"""
your doc here
"""
object_name

Where can I find analysejuliafiles?

1 Like

I very much prefer to have the documentation to be right next to the code.
Too frequently I’ve seen documentation get horribly out of sync when it’s documented elsewhere,
and it’s a pain to have to go editing multiple files instead of just one, if I add a parameter, etc. to a function.
These days, with nice packages that can extract the documentation from the code, I can’t see any reason to do otherwise.

That makes me very happy I’ll never have to do “the whole MATLAB” thing :wink:

i like to write dense code in order to 1, see more stuff at once, and 2, navigate easily. so i don’t like unnecessary empty lines either, nor full-row comments, but especially documentation. in hell, i will use c++ with single braces occupying entire rows.

how do you provide common doc for multiple functions? most notably the inplace / allocating versions? and where do you put the documentation of a function that has many methods, and you don’t want to document each method?

No blank lines in your code? Yikes. Do you also prefer books without paragraphs? :wink:

no unnecessary empty lines. when in doubt, don’t use

That reminds me of a programmer at my former job, who liked to fill his 80x25 editor windows with as much text as possible - one character variable names, loops all on one line, no comments. Absolutely nobody wanted to deal with his code! I don’t believe in going overboard, I’ll use short forms like one-line function definitions or conditional statements with && and ||, but my experience (dating from my days of MacLisp & Scheme) is that whitespace and indentation can be critical tools to making code readable.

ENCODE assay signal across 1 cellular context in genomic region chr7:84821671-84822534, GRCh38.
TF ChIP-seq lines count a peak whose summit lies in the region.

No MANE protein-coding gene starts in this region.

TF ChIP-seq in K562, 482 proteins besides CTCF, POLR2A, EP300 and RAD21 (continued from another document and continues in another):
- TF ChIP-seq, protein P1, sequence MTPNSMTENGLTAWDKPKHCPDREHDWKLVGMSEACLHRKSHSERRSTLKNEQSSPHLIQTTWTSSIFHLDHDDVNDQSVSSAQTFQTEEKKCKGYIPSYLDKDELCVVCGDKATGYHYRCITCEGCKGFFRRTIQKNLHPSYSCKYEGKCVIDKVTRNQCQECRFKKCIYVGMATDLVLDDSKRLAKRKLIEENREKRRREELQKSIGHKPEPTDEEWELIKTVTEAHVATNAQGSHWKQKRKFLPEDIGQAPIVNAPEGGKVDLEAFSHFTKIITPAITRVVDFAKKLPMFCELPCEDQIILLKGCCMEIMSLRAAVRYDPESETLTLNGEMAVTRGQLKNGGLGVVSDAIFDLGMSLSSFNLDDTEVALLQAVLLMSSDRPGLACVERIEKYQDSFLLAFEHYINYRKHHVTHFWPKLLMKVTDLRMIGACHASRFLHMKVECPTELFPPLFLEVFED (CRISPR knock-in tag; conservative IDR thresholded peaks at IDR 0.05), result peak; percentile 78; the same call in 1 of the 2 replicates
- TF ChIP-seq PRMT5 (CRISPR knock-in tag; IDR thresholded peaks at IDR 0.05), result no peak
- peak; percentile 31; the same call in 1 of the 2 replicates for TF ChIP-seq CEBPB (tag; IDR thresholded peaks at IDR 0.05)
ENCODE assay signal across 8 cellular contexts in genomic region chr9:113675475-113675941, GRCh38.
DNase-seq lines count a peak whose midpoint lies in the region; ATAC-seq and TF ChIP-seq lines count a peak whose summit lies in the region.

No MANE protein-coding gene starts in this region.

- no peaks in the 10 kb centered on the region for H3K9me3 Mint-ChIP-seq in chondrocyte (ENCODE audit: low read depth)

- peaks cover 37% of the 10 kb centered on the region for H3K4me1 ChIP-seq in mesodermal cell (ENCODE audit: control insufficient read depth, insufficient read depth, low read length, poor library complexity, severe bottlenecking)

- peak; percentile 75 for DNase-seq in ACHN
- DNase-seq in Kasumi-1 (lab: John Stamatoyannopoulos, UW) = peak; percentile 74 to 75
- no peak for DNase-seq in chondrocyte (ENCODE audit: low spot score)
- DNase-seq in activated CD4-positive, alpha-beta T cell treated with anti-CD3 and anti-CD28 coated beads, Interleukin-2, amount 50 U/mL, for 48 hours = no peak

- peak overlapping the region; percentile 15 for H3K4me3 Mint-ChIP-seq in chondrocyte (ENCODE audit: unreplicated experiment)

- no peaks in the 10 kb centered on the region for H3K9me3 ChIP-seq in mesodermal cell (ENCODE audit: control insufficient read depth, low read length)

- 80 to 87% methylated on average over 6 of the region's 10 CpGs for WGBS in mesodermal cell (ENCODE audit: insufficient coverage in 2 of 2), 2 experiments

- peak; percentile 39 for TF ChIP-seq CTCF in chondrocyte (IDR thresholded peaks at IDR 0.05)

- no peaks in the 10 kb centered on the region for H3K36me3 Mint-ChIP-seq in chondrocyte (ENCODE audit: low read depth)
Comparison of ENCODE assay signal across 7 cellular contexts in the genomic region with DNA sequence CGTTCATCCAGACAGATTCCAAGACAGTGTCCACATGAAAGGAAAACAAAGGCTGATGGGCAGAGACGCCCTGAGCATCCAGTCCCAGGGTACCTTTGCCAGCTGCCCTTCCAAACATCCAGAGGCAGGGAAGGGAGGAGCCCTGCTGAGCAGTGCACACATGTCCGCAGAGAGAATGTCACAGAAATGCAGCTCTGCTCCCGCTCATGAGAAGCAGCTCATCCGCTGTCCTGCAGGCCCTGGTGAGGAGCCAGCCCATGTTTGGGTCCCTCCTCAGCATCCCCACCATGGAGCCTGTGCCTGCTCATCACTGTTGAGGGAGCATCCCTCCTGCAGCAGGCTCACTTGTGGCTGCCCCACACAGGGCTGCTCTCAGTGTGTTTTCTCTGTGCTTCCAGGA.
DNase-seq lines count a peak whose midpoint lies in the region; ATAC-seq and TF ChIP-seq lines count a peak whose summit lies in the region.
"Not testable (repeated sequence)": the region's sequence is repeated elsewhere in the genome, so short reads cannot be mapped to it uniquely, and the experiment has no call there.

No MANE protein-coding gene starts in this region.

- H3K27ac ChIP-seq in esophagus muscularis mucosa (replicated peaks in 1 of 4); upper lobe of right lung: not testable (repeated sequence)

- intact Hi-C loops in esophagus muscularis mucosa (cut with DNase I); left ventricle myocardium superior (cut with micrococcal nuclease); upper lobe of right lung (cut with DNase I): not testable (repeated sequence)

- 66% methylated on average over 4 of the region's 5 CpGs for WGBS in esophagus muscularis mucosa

Very easily:

"""My doc string"""
function myfunction end

# this is my specialized method for AbstractStrings
function myfunction(foo::AbstractString) ... end
# this is my specialized method for Vector{UInt8}
function myfunction(foo::Vector{UInt8}) ... end

aren’t you assuming too much?

and there is something i have said that contradicts that?

I was just describing one very extreme example of a person’s rationale for packing as much as he could on one screen, not you! My point being more that I think one needs to try to find a balance between no in-line documentation, no descriptive variables, things packed onto single lines as much as possible, and too much whitespace, comments that basically repeat what the code is doing without adding information (instead of describing the API, and any “tricks” that might not be immediately obvious)

No, was just remembering that particular developer, and meetings and wasted time trying to figure out just what in the world his code was really doing.

Sounds like the old APL (and more recently Perl) game of writing the most obscure code that fits in one line and inviting people to guess what it does.

On the current topic, there are many valid coding styles - the important things is that code is best if it is concise, efficient, and understandable. However some algorithms are not that easy to understand. Documentation to the rescue!